Most female victims of intimate partner violence were previously victimized by the same offender, including 77% of females ages 18 to 24, 76% of females ages 25 to 34, and 81% of females ages 35 to 49.[x]81% of women who experienced rape, stalking, or physical violence by an intimate partner reported significant short- or long-term impacts such as post-traumatic stress disorder symptoms and injury.[iii]An estimated 13% of women and 6% of men have experienced sexual coercion in their lifetime (i.e.
unwanted sexual penetration after being pressured in a nonphysical way).
Rape is most likely to be perpetrated by someone the victim knows, such as a friend, an acquaintance, a date, a family member, or a partner (Silverman, Raj, Mucci, and Hathaway, 2001; Warshaw, 1988; Haplem, Oslak, Young, Martin, and Kupper, 2001).
Providing facts about sexual abuse is one of the ways to raise awareness about sexual abuse.
Anemia, cancer, gout, cardiovascular disease and many more disease can be caused from heavy or binge drinking.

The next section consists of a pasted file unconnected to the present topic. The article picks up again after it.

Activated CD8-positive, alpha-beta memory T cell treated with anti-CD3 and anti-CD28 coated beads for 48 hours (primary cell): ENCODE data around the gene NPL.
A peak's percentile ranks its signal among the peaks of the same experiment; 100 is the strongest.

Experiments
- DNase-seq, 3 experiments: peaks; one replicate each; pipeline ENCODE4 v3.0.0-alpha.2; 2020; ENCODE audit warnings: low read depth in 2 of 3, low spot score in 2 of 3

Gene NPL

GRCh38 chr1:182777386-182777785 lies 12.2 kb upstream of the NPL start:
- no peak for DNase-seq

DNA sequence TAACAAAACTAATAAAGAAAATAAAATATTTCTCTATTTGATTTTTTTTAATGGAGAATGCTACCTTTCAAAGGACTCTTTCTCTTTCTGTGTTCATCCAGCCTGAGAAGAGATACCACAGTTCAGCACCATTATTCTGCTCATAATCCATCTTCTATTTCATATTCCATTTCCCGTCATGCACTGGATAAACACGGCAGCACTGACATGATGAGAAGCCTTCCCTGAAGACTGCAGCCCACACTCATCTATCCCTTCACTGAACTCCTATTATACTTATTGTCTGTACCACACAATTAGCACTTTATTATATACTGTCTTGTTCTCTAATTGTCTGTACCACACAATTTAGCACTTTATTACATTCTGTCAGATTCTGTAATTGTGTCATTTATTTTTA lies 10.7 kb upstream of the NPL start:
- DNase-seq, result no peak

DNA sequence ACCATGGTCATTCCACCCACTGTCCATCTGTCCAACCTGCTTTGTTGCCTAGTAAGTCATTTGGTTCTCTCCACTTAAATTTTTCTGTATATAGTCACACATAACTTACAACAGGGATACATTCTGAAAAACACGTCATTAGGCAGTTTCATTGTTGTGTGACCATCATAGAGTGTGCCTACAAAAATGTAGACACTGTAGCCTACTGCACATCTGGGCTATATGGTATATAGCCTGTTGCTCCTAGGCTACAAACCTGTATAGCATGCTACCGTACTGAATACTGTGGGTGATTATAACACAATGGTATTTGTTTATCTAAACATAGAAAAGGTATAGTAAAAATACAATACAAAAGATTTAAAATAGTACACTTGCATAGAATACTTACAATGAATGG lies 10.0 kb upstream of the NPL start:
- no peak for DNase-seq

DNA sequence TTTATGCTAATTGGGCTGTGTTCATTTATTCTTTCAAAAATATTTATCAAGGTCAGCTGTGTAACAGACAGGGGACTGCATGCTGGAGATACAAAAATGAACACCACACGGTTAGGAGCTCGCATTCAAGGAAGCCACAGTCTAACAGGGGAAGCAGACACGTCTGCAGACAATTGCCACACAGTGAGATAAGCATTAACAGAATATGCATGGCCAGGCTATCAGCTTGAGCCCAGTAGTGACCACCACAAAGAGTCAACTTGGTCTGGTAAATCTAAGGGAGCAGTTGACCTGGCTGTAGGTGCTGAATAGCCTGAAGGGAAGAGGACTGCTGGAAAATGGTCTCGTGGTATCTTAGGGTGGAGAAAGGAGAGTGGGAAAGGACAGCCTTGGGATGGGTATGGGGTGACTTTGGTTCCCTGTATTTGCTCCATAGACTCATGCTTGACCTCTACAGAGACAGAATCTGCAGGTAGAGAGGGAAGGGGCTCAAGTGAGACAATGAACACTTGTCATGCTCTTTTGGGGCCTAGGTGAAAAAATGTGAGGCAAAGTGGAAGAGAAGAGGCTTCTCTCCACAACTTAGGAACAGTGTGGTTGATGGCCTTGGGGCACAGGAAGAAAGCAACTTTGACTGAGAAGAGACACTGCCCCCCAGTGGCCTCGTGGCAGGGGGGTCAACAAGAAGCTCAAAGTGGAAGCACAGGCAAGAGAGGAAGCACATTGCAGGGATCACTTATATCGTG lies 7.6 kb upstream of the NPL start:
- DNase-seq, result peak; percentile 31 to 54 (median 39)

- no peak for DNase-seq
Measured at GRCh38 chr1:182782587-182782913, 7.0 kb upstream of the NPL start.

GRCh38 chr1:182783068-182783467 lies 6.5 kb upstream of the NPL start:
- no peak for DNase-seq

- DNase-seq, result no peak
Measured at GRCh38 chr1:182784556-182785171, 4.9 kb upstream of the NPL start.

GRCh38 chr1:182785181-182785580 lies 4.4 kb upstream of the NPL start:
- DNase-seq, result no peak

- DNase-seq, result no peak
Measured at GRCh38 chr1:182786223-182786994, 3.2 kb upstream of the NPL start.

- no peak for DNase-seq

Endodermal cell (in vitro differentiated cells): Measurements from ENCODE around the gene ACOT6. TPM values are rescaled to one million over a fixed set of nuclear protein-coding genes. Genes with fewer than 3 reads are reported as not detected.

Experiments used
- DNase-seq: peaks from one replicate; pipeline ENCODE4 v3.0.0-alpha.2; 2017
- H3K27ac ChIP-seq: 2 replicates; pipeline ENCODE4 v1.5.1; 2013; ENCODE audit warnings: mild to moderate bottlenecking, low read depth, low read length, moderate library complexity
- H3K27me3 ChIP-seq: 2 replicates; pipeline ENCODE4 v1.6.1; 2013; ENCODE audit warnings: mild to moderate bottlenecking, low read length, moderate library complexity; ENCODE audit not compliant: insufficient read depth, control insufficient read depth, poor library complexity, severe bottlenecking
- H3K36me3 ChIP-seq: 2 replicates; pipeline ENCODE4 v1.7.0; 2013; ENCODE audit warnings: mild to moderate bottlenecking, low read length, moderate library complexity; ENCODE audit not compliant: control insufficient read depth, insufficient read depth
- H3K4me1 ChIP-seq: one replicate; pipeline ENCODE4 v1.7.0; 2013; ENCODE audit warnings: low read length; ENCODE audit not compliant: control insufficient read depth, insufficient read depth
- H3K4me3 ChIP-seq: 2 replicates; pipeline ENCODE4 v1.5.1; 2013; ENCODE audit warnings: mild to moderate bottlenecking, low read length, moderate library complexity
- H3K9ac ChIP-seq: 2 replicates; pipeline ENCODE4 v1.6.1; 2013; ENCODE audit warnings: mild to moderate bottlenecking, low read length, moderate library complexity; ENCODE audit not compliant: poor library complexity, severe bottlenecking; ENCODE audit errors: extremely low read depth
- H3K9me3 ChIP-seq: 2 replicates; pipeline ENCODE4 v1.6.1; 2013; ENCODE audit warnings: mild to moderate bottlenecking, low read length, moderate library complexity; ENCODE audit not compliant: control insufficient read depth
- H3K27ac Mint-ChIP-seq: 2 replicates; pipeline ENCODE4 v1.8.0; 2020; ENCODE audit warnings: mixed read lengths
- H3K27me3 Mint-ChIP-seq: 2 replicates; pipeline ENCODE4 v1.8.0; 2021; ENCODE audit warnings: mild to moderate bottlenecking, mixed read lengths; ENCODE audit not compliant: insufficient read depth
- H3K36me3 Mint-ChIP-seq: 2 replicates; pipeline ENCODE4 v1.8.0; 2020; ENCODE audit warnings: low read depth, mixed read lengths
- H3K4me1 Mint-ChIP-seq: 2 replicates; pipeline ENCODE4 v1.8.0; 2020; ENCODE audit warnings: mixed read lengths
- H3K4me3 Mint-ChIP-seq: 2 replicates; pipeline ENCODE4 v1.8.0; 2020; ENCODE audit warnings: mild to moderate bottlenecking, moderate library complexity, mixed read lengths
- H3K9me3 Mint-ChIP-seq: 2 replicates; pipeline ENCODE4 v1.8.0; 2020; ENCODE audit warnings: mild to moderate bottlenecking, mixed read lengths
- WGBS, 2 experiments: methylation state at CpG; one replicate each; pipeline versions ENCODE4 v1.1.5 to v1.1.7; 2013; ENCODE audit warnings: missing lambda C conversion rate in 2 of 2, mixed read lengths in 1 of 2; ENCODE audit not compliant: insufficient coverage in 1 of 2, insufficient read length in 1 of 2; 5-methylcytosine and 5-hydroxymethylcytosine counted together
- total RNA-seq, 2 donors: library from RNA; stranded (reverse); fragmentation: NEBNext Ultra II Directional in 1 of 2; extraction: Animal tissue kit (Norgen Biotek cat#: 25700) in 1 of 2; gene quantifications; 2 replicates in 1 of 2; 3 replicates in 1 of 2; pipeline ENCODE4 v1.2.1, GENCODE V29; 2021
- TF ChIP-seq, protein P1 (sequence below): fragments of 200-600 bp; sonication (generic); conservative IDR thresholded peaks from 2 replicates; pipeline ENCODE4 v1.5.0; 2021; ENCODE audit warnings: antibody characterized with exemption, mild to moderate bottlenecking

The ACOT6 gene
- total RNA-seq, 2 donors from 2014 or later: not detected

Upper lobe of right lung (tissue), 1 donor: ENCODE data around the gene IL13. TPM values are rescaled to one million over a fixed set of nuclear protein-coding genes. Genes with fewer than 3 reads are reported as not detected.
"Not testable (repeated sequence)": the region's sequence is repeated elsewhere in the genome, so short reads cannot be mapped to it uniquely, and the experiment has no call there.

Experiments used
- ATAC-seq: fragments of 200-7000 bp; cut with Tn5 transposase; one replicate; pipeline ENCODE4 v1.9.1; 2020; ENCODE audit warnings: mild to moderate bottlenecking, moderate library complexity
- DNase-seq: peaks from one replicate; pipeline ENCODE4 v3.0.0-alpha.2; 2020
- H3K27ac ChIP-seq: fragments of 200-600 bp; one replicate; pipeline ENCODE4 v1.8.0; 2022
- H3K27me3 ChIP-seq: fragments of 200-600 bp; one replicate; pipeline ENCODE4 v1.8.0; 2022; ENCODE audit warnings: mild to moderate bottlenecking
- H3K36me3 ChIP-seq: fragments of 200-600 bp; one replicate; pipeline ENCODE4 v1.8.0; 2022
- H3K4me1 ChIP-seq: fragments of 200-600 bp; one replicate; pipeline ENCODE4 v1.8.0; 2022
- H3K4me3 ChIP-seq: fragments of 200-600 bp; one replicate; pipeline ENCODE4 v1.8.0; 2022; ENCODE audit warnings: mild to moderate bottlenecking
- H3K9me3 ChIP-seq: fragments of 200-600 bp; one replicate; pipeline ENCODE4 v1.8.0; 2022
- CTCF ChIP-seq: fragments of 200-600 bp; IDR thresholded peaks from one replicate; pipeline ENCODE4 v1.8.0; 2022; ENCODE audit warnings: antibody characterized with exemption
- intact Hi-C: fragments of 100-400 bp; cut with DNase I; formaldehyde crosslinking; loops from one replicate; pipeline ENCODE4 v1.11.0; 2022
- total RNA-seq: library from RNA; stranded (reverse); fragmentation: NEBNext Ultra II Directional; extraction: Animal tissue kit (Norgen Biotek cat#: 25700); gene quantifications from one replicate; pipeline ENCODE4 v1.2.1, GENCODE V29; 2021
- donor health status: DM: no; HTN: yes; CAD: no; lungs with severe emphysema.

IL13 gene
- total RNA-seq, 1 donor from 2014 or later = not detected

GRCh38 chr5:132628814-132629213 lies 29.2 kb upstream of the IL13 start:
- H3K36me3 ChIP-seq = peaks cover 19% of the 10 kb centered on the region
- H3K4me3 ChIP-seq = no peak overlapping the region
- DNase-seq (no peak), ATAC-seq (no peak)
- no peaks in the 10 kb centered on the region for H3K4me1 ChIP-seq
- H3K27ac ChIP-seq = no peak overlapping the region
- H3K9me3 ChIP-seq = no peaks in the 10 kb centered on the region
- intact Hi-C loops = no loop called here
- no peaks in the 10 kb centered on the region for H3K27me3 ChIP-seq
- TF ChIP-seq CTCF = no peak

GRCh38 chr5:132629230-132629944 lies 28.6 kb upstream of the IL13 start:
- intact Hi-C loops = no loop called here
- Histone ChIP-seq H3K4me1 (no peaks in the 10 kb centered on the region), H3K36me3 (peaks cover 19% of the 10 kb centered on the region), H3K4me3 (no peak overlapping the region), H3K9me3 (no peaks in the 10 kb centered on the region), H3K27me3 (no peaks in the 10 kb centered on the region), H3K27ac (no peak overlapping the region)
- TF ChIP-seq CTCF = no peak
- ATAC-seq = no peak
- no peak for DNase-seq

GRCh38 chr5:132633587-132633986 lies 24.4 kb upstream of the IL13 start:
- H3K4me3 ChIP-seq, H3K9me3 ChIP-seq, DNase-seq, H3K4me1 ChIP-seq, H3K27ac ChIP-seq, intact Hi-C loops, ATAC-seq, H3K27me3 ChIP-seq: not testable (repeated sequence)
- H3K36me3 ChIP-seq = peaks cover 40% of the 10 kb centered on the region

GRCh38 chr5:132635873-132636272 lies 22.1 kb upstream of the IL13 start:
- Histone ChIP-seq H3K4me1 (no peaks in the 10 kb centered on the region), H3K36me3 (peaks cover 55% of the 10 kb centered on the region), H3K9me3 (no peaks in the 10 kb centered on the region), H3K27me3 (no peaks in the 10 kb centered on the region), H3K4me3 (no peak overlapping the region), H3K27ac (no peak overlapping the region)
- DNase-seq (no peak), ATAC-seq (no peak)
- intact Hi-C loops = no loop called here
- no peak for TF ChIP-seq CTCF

In the same way as we tend to have a stereotypical picture of what domestic abuse is, we have similar pictures of what sort of person both the abused and the abuser are.
Very often the constant undermining of the victims self-belief and self-esteem can leave him/her with very little confidence, socially isolated, and without the normal decision-making abilities.
Leaving or trying to leave will also often increase the violence or abuse, and can put both the victim and her children in a position of fearing for their lives.
Teen dating violence can be very dangerous - sometimes lethal.
Results of teen dating violence and sexual assault include serious physical harm, emotional damage, sexually transmitted disease, unwanted pregnancy, and death.
Once again, blaming chemical dependency for abuse is missing the point, the abuser is responsible for his actions. Abuse tends to increase both in velocity and extent over a period of time.